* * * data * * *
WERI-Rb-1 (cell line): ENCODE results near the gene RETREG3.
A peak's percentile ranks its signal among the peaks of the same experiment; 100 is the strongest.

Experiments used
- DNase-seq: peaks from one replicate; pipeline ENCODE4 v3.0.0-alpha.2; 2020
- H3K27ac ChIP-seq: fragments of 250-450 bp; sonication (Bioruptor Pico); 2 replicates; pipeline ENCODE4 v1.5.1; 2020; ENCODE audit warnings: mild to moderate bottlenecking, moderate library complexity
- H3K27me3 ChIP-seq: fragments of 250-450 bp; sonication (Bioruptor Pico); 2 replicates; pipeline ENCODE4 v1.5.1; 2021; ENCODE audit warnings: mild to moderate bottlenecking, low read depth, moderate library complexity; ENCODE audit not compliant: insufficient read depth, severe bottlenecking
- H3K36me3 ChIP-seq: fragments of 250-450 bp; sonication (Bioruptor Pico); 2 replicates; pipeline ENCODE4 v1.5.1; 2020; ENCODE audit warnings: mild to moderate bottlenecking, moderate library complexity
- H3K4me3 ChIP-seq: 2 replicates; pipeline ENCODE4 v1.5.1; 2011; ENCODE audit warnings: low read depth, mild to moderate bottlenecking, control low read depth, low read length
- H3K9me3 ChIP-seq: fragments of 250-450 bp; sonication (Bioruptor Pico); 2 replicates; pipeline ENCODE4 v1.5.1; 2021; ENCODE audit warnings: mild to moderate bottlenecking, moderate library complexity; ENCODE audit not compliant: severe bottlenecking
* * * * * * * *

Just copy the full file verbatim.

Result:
WERI-Rb-1 (cell line): ENCODE results near the gene RETREG3.
A peak's percentile ranks its signal among the peaks of the same experiment; 100 is the strongest.

Experiments used
- DNase-seq: peaks from one replicate; pipeline ENCODE4 v3.0.0-alpha.2; 2020
- H3K27ac ChIP-seq: fragments of 250-450 bp; sonication (Bioruptor Pico); 2 replicates; pipeline ENCODE4 v1.5.1; 2020; ENCODE audit warnings: mild to moderate bottlenecking, moderate library complexity
- H3K27me3 ChIP-seq: fragments of 250-450 bp; sonication (Bioruptor Pico); 2 replicates; pipeline ENCODE4 v1.5.1; 2021; ENCODE audit warnings: mild to moderate bottlenecking, low read depth, moderate library complexity; ENCODE audit not compliant: insufficient read depth, severe bottlenecking
- H3K36me3 ChIP-seq: fragments of 250-450 bp; sonication (Bioruptor Pico); 2 replicates; pipeline ENCODE4 v1.5.1; 2020; ENCODE audit warnings: mild to moderate bottlenecking, moderate library complexity
- H3K4me3 ChIP-seq: 2 replicates; pipeline ENCODE4 v1.5.1; 2011; ENCODE audit warnings: low read depth, mild to moderate bottlenecking, control low read depth, low read length
- H3K9me3 ChIP-seq: fragments of 250-450 bp; sonication (Bioruptor Pico); 2 replicates; pipeline ENCODE4 v1.5.1; 2021; ENCODE audit warnings: mild to moderate bottlenecking, moderate library complexity; ENCODE audit not compliant: severe bottlenecking